Brand Names: Dulera
Generic Name: formoterol and mometasone
- What is formoterol and mometasone (Dulera)?
- What are the possible side effects of formoterol and mometasone (Dulera)?
- What is the most important information I should know about formoterol and mometasone (Dulera)?
- What should I discuss with my healthcare provider before using formoterol and mometasone (Dulera)?
- How should I use formoterol and mometasone (Dulera)?
- What happens if I miss a dose (Dulera)?
- What happens if I overdose (Dulera)?
- What should I avoid while using formoterol and mometasone (Dulera)?
- What other drugs will affect formoterol and mometasone (Dulera)?
- Where can I get more information (Dulera)?
What is formoterol and mometasone (Dulera)?
Formoterol is a long-acting bronchodilator that relaxes muscles in the airways to improve breathing.
Mometasone is a steroid. It prevents the release of substances in the body that cause inflammation.
Formoterol and mometasone is a combination medicine used as a maintenance treatment for asthma in adults and children who are at least 12 years old. This medicine is not for use in treating an asthma or bronchospasm attack.
Formoterol when used alone may increase the risk of death in people with asthma. However, this risk is not increased when formoterol and mometasone are used together as a combination product.
Formoterol and mometasone may also be used for purposes not listed in this medication guide.
What are the possible side effects of formoterol and mometasone (Dulera)?
Get emergency medical help if you have signs of an allergic reaction: hives; difficulty breathing; swelling of your face, lips, tongue, or throat.
Call your doctor at once if you have:
- sores or white patches in your mouth or throat;
- wheezing, choking, or other breathing problems after using this medication;
- blurred vision, eye pain, or seeing halos around lights;
- changes in the shape or location of body fat (especially in your arms, legs, face, neck, breasts, and waist);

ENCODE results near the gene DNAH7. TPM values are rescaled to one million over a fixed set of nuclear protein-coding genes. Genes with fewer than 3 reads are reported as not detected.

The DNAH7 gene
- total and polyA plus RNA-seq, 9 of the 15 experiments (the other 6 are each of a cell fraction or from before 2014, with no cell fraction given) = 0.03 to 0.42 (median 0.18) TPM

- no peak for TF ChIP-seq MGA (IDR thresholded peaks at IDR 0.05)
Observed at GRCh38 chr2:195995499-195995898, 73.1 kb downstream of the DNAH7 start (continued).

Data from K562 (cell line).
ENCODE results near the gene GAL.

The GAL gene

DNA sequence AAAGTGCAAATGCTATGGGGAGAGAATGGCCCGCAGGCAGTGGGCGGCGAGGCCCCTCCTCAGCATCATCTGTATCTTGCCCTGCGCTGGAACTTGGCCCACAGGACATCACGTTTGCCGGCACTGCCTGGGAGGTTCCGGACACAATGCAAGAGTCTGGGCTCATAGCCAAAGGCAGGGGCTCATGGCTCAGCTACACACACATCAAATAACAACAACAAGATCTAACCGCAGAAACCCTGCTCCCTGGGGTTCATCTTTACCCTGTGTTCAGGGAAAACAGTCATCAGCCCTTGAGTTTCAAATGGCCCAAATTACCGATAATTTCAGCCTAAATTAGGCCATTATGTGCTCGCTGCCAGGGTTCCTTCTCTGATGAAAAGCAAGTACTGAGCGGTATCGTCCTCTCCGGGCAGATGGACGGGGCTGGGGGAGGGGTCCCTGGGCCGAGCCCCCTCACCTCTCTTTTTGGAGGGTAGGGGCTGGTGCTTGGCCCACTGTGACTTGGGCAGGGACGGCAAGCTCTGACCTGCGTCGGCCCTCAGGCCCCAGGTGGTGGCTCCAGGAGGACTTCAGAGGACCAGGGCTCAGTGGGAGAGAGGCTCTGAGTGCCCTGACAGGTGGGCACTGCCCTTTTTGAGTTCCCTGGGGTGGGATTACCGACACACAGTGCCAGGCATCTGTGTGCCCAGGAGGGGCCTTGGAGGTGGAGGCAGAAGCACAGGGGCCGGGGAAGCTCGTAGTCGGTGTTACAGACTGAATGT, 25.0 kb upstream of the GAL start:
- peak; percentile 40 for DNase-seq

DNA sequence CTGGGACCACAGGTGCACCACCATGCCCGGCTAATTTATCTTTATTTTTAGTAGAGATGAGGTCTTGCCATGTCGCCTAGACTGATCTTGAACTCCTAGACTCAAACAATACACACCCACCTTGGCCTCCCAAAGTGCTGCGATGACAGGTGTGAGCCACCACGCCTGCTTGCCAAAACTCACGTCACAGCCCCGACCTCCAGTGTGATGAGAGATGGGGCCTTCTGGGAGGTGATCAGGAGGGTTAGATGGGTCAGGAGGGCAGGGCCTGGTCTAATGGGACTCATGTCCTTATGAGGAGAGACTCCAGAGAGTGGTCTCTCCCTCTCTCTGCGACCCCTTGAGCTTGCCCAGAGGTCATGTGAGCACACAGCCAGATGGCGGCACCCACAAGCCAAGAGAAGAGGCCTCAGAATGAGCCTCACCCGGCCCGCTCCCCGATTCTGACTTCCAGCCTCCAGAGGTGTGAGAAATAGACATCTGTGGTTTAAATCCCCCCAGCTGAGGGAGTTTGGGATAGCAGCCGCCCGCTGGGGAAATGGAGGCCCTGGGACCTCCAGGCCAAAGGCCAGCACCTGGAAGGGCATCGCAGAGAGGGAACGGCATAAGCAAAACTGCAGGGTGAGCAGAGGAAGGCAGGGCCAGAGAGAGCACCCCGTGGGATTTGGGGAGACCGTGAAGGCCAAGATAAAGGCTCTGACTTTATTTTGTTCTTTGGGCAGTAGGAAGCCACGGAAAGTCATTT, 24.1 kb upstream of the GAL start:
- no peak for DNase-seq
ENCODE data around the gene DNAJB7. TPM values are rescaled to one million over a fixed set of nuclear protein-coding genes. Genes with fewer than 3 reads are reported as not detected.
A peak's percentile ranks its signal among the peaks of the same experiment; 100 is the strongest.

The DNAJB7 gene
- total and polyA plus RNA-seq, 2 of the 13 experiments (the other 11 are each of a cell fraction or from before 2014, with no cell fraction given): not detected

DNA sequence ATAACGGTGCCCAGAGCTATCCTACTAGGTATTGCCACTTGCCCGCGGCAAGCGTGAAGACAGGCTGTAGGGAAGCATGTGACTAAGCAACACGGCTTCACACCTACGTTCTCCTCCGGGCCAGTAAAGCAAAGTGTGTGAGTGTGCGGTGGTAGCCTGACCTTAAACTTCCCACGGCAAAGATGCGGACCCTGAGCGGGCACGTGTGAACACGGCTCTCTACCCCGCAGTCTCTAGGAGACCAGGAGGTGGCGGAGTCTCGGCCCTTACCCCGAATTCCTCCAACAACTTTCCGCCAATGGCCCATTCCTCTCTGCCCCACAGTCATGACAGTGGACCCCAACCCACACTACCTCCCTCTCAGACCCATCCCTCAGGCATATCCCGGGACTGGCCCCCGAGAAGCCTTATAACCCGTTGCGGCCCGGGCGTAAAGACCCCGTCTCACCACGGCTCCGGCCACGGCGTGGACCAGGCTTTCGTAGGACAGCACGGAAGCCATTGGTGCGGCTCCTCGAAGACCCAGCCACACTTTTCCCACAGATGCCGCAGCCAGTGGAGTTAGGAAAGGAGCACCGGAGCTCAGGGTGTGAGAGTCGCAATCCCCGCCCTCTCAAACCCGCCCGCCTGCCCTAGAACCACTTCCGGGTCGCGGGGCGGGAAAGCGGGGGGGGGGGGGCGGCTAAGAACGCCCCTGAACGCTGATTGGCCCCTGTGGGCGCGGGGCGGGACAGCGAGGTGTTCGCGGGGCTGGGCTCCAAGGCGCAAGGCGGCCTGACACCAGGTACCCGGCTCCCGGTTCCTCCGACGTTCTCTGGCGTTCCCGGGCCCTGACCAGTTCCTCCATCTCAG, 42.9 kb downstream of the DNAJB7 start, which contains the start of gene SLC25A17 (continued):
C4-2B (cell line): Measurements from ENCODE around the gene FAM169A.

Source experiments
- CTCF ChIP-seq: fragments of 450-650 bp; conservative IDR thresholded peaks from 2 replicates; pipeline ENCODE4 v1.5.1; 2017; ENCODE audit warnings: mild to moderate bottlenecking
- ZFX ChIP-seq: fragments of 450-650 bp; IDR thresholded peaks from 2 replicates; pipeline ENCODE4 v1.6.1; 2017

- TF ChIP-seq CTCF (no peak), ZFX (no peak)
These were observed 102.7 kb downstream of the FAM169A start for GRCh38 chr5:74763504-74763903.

- chest pain, fast or pounding heartbeats, tremors, restless feeling, seizure;
- low potassium--leg cramps, constipation, irregular heartbeats, fluttering in your chest, increased thirst or urination, numbness or tingling, muscle weakness or limp feeling;
- high blood sugar--increased thirst, increased urination, hunger, dry mouth, fruity breath odor, drowsiness, dry skin, blurred vision, weight loss;
- signs of infection--fever, chills, body aches, tiredness, nausea, vomiting; or
- worsening asthma symptoms.
Mometasone can affect growth in children. Tell your doctor if your child is not growing at a normal rate while using this medicine.
Common side effects may include:
This is not a complete list of side effects and others may occur. Call your doctor for medical advice about side effects. You may report side effects to FDA at 1-800-FDA-1088.
What is the most important information I should know about formoterol and mometasone (Dulera)?
Formoterol and mometasone is not a rescue medicine for asthma attacks. Seek medical attention if your breathing problems get worse quickly, or if you think your asthma medications are not working as well.
What should I discuss with my healthcare provider before using formoterol and mometasone (Dulera)?
Mometasone can weaken your immune system. Tell your doctor about any illness or infection you've had within the past several weeks.
Tell your doctor if you have ever had:
- heart disease, high blood pressure;
- liver disease;
- low bone mineral density;
- glaucoma or cataracts;
- a weak immune system;
- a drug allergy;
- pheochromocytoma (tumor of the adrenal gland);
- a thyroid disorder; or